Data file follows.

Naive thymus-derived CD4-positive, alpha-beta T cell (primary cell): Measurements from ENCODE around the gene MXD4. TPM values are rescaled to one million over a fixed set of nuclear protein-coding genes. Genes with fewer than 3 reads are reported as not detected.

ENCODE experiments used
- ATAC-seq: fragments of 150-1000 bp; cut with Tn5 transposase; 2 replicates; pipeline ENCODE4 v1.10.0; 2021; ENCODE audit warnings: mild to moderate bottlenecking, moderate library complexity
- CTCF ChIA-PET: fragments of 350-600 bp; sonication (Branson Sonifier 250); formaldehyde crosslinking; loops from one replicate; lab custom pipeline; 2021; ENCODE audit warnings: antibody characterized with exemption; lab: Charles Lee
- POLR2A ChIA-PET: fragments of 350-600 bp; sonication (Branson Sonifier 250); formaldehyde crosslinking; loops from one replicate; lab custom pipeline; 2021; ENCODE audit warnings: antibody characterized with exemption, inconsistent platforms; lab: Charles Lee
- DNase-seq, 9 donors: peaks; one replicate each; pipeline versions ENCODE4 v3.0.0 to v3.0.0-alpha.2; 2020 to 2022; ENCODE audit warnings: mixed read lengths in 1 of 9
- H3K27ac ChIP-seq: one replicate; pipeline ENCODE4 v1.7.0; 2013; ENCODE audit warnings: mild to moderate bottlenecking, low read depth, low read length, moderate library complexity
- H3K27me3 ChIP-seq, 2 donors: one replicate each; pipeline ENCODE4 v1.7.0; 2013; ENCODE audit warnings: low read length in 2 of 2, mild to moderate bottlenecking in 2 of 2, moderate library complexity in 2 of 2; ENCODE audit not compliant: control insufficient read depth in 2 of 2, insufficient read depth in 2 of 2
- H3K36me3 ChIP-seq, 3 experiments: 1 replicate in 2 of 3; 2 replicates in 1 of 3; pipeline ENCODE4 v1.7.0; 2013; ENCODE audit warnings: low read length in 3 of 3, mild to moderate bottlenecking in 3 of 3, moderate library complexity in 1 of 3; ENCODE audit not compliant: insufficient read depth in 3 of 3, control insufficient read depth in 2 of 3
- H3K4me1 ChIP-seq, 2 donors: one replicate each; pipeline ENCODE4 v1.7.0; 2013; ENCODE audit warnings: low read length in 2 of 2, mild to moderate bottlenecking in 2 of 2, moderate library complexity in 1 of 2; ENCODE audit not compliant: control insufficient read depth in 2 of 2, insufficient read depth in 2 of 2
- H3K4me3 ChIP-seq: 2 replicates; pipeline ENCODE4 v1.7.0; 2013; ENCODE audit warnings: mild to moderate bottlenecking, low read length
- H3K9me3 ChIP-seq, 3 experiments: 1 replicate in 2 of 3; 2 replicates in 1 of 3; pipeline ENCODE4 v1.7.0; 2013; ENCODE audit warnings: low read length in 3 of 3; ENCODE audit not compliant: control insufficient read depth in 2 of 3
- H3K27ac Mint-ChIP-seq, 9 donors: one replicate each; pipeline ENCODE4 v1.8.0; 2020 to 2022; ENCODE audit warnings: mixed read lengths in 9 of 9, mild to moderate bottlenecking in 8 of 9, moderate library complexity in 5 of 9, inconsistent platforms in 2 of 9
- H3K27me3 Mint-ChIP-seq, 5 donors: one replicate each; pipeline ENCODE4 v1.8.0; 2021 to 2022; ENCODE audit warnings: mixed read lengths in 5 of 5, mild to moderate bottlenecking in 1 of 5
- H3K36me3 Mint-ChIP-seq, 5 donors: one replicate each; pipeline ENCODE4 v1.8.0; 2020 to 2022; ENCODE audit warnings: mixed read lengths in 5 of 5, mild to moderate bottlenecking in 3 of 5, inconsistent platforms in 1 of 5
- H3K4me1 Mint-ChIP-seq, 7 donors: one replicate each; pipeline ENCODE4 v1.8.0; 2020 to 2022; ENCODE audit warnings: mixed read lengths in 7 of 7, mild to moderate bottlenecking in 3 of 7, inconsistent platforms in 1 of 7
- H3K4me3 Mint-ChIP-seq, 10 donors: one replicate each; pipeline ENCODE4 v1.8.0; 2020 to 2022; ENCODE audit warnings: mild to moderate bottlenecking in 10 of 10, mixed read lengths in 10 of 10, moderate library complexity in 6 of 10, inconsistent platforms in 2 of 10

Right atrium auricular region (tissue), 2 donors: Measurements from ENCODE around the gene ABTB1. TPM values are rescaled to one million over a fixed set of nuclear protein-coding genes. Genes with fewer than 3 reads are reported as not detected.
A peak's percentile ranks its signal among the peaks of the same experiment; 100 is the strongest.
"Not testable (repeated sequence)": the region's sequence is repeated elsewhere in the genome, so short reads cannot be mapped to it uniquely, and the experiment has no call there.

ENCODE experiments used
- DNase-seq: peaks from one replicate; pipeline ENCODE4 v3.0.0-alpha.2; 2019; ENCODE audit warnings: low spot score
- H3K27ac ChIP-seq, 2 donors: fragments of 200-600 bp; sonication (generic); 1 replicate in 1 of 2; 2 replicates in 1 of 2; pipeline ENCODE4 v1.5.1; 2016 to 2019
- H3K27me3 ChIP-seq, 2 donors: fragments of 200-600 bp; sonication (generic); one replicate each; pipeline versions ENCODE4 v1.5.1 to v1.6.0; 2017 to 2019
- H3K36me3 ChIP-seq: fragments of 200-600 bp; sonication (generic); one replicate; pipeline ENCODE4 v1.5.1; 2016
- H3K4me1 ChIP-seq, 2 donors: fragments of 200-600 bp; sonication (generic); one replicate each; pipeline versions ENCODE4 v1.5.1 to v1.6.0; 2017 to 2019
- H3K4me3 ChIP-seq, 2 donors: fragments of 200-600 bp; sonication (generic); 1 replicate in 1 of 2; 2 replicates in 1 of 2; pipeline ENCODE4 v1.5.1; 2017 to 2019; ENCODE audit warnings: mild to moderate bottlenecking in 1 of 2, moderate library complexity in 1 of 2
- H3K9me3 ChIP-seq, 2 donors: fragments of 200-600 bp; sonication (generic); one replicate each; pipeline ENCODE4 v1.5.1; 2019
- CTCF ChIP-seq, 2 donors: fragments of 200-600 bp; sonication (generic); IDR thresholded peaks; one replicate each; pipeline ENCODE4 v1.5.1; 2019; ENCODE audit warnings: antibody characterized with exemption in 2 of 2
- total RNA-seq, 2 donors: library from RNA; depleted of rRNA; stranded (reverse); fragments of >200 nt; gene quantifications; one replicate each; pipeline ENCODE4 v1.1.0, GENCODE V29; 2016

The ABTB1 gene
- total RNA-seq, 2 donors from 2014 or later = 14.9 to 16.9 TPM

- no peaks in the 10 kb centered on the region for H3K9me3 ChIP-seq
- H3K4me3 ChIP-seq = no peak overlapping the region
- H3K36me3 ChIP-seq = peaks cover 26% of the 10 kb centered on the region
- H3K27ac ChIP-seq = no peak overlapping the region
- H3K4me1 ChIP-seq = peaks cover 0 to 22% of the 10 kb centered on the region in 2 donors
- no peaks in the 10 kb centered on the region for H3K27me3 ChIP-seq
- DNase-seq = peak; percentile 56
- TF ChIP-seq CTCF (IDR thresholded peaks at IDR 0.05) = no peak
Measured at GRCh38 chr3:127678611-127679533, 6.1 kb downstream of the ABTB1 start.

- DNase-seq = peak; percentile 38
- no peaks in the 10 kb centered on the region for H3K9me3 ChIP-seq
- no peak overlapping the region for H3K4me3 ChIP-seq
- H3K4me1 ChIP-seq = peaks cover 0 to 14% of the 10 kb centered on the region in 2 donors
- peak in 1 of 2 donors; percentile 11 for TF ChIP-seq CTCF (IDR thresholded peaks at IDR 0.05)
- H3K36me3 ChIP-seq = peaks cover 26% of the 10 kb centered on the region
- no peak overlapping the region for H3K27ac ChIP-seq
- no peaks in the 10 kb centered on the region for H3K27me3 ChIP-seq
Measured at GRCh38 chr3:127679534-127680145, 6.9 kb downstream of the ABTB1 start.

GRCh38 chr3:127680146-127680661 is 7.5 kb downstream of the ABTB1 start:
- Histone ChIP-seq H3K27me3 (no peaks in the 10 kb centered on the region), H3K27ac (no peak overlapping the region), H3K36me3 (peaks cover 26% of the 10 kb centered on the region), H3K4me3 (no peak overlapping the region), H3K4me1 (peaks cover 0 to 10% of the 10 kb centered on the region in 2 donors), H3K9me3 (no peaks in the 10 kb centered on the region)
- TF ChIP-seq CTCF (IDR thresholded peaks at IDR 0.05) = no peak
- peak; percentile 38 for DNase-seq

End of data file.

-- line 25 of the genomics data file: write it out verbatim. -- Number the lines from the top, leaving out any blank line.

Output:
- H3K36me3 ChIP-seq: fragments of 200-600 bp; sonication (generic); one replicate; pipeline ENCODE4 v1.5.1; 2016